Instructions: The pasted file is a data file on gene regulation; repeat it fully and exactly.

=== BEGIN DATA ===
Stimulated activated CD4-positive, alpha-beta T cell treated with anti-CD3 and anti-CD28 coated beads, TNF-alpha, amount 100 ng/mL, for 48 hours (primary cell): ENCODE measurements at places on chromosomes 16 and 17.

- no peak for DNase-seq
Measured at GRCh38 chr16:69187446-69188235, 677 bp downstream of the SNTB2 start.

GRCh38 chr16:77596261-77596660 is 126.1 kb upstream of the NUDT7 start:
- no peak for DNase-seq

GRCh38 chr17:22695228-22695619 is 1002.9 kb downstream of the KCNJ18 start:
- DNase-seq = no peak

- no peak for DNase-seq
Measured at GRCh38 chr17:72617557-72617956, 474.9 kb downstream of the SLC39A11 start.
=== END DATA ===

Stimulated activated CD4-positive, alpha-beta T cell treated with anti-CD3 and anti-CD28 coated beads, TNF-alpha, amount 100 ng/mL, for 48 hours (primary cell): ENCODE measurements at places on chromosomes 16 and 17.

- no peak for DNase-seq
Measured at GRCh38 chr16:69187446-69188235, 677 bp downstream of the SNTB2 start.

GRCh38 chr16:77596261-77596660 is 126.1 kb upstream of the NUDT7 start:
- no peak for DNase-seq

GRCh38 chr17:22695228-22695619 is 1002.9 kb downstream of the KCNJ18 start:
- DNase-seq = no peak

- no peak for DNase-seq
Measured at GRCh38 chr17:72617557-72617956, 474.9 kb downstream of the SLC39A11 start.